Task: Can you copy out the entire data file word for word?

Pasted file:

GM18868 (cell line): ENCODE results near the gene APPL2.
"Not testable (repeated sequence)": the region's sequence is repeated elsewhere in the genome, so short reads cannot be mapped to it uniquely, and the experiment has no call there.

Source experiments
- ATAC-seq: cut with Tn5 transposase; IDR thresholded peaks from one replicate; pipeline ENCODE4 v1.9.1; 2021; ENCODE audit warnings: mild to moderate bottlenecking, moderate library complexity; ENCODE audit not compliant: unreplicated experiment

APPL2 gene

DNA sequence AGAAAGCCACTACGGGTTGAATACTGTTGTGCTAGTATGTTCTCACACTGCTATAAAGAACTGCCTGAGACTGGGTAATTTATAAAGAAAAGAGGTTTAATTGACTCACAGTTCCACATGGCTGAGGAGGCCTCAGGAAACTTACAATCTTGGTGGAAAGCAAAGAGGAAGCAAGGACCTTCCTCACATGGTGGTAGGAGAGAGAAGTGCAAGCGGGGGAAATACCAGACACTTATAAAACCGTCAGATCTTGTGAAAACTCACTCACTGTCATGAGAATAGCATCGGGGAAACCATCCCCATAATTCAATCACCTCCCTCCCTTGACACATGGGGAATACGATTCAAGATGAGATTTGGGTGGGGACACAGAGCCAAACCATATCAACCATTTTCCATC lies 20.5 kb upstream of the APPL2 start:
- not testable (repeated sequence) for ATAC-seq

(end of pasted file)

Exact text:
GM18868 (cell line): ENCODE results near the gene APPL2.
"Not testable (repeated sequence)": the region's sequence is repeated elsewhere in the genome, so short reads cannot be mapped to it uniquely, and the experiment has no call there.

Source experiments
- ATAC-seq: cut with Tn5 transposase; IDR thresholded peaks from one replicate; pipeline ENCODE4 v1.9.1; 2021; ENCODE audit warnings: mild to moderate bottlenecking, moderate library complexity; ENCODE audit not compliant: unreplicated experiment

APPL2 gene

DNA sequence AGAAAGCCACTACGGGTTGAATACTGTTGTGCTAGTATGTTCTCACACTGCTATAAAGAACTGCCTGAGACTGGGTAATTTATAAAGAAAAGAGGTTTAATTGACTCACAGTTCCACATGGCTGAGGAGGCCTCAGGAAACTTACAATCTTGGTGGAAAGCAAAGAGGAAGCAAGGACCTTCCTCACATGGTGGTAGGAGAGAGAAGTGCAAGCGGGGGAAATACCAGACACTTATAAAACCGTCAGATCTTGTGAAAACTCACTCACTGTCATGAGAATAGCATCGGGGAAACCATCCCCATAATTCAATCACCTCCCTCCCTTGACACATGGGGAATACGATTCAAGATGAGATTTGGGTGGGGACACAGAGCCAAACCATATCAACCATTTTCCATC lies 20.5 kb upstream of the APPL2 start:
- not testable (repeated sequence) for ATAC-seq